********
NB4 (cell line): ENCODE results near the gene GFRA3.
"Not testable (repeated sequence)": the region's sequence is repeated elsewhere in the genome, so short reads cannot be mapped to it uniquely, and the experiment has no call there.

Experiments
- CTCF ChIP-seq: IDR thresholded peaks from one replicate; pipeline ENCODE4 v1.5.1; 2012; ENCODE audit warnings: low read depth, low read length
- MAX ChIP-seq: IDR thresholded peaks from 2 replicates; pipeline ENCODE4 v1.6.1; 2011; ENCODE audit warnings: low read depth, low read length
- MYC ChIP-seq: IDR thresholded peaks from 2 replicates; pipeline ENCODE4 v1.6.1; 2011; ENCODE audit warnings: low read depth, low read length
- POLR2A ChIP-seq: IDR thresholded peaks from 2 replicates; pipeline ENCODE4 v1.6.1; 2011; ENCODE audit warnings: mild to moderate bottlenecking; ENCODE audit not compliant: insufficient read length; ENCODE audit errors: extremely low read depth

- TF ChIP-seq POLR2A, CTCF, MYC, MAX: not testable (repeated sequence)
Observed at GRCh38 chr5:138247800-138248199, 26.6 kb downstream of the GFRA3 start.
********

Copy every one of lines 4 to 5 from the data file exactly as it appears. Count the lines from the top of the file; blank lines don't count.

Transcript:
- CTCF ChIP-seq: IDR thresholded peaks from one replicate; pipeline ENCODE4 v1.5.1; 2012; ENCODE audit warnings: low read depth, low read length
- MAX ChIP-seq: IDR thresholded peaks from 2 replicates; pipeline ENCODE4 v1.6.1; 2011; ENCODE audit warnings: low read depth, low read length